I confess I was goofing off on my bike while they were working on this. At least Eddy was there to supervise.
In other plant news, our flowers are blooming nicely.
This, the latest round up of quotes copied into my journal, wraps up the prior MIO Journal and roughly half of my new journal, which is a Rhodia Webbie.
“For small creatures such as we, the vastness is bearable only through love.”–Carl Sagan
“I belive cats to be spirits come to Earth. A cat, I am sure, could walk on a cloud without coming through.”–Jules Verne
“If people can be monsters while ‘just following orders,’ others can be heros for ‘just doing their job.'”–commenter on the Fukushima 50
“Without cats, we wouldn’t have the Internet.”–Mike Calore
“In context, the food of cats is frightened of the cat, and is dedicated to its own survival. It is intelligent, brave, fast moving, often well armed, and sometimes much larger than the cat who wants it. So, to live at the edge, the cats were challenged to become highly skilled hunters.”–Elizabeth Marshall Thomas, The Tribe of the Tiger
“Life is just a series of trying to make up your mind.”–Timothy Fuller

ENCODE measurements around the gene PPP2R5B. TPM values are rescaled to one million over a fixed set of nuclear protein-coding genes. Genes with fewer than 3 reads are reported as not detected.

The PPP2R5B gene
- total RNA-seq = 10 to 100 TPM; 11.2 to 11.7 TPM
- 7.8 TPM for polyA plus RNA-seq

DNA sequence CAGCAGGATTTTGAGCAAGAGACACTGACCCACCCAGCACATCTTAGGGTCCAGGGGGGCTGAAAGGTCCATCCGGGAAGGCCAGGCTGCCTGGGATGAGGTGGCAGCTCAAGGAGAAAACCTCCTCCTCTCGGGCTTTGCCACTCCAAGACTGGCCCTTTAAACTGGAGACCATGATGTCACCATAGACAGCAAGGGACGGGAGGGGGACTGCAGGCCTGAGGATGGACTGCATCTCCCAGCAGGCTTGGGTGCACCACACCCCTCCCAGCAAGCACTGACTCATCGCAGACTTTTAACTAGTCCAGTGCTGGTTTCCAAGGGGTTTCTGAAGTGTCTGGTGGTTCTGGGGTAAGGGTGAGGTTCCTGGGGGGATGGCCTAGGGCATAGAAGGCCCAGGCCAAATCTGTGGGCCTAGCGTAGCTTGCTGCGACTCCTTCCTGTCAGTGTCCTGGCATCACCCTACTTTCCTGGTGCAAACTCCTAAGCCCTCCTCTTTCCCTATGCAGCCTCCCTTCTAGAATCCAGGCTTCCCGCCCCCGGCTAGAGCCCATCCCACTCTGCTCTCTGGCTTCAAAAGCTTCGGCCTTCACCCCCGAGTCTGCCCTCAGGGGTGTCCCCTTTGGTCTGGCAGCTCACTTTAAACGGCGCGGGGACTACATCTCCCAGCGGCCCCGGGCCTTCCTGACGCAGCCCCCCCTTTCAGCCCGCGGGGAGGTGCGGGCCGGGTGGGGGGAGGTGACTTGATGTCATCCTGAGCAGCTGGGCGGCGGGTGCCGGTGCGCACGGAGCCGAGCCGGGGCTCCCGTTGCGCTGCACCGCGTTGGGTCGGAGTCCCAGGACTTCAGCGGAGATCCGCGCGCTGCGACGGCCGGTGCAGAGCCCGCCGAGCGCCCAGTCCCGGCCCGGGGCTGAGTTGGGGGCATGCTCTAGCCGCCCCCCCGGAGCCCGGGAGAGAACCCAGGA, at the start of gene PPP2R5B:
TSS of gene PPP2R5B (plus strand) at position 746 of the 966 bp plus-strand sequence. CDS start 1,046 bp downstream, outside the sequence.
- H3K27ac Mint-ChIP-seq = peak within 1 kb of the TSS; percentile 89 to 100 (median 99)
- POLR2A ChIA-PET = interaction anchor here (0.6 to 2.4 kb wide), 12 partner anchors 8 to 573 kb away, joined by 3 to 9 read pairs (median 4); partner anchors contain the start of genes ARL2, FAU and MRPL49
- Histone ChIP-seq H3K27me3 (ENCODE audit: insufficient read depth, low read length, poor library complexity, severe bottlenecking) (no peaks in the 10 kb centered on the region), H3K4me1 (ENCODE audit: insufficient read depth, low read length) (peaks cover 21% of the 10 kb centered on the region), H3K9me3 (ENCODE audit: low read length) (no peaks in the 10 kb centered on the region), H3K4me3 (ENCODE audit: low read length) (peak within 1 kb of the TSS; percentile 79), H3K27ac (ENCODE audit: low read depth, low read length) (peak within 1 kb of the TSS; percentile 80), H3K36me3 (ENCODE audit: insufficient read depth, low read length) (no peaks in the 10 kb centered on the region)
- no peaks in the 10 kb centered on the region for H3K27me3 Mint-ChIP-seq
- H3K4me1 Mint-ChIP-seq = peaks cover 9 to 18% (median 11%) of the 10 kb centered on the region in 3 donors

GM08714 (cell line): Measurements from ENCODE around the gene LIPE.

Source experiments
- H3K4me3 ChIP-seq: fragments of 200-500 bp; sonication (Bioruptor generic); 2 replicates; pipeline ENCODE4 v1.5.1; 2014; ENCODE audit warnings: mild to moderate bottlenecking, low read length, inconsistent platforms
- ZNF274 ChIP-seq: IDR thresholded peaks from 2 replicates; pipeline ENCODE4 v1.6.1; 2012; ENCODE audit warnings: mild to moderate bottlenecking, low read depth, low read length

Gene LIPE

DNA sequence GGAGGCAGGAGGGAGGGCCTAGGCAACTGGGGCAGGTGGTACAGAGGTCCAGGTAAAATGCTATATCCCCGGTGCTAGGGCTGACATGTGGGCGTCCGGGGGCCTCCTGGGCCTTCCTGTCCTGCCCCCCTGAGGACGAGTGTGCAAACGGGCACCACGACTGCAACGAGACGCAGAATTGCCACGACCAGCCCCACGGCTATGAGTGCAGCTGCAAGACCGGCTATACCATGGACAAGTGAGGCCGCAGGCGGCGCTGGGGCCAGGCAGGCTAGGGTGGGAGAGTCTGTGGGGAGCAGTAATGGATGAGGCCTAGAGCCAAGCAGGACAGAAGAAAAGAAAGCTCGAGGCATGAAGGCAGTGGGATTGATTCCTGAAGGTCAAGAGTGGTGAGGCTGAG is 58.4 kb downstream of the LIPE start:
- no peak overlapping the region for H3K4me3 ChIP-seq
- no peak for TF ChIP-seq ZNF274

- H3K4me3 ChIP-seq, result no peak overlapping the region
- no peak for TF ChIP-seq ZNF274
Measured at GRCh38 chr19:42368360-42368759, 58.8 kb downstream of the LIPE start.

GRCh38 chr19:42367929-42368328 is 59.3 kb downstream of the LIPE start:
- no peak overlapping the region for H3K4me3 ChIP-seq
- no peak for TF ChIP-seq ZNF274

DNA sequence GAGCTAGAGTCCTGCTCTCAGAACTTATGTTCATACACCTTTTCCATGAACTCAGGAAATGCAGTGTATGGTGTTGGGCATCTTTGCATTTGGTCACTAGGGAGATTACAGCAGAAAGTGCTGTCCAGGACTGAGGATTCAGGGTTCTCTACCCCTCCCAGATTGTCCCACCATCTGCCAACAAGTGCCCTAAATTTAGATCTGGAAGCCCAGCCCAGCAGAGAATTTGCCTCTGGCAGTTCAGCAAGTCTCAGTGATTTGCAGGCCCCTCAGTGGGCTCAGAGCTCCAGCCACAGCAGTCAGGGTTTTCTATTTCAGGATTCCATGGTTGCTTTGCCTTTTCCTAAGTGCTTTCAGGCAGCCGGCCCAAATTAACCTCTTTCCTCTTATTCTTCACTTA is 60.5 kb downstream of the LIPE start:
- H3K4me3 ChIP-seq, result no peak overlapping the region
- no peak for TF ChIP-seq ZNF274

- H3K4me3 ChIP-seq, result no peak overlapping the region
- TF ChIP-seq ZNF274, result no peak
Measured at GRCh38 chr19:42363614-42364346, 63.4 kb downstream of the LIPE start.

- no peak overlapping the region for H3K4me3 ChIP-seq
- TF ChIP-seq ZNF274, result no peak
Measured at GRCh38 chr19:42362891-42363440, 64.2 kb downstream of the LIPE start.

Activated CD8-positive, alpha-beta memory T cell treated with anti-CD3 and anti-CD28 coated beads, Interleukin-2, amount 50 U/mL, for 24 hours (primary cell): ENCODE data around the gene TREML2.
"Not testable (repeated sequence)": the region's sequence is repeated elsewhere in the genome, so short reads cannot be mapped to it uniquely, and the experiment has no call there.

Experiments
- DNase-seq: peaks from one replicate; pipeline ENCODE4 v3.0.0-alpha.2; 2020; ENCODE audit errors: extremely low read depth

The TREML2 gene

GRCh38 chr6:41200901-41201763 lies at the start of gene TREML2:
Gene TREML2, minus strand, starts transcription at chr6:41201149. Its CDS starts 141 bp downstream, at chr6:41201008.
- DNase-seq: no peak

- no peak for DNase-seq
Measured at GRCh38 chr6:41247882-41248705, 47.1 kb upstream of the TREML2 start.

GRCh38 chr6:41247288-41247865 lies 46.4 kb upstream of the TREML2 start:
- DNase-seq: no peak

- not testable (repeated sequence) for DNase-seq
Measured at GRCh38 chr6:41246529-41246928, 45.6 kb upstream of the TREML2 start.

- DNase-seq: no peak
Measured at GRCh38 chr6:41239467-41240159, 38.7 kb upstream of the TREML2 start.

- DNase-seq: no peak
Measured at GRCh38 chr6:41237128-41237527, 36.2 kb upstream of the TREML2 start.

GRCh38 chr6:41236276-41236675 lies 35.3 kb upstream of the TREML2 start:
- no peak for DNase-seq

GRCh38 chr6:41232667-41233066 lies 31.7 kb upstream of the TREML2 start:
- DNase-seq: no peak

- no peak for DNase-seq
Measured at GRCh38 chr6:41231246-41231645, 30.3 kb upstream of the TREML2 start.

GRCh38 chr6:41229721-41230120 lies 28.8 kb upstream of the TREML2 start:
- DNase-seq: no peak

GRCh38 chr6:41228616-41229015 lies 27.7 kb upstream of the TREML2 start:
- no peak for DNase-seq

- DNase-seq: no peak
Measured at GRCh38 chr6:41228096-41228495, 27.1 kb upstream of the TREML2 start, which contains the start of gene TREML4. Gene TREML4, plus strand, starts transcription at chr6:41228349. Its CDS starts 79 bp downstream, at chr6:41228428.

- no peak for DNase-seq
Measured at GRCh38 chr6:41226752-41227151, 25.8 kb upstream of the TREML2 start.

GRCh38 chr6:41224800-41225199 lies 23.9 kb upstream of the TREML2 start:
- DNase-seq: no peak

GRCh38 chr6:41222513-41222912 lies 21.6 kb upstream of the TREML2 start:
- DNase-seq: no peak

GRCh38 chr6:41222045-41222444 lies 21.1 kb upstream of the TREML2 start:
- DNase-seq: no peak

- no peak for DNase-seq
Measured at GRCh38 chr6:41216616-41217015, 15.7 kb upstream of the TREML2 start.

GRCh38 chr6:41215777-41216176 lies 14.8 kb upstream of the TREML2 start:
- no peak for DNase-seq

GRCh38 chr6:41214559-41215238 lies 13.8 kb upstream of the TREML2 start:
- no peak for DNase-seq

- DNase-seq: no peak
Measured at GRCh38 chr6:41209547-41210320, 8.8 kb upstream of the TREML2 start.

“We are not paid for what we do. We are paid for what we can do.”–Coworker
“People join companies but leave bosses.”–@rayhalagera
“Before you diagnose yourself with depression or low self-esteem, first make sure you are not, in fact, just surrounding yourself with assholes.”–William Gibson
“The corporate world could learn a lot from the religious one in terms of the dignity of every human person.”–Father James Martin
Didn’t realize Geek Pride Day was today until I got up…
What’s left of my Star Wars action figures from when I was a kid. They’re over thirty years old.
Remember the nest next door?
It has three new occupants.
I’ll try to get better pictures, but I wanted to share this great news!
Another week, another bread experiment. The latest inspiration from the Red Star Yeast Pinterest board is honey oatmeal bread. It is a wheat bread, and probably my first successful one. It has a sweet note as you chew it, but a good mouth feel. My daughter isn’t a fan, but my wife and I think it’s great.
While the recipe called for a loaf pan, I made a free-form loaf. I prefer the look, and, lets face it: throwing a blob of dough on a silpat is much easier than greasing and flouring a pan. It seemed to work well, and I think it’s a great adaptation of the recipe. I definitely recommend it.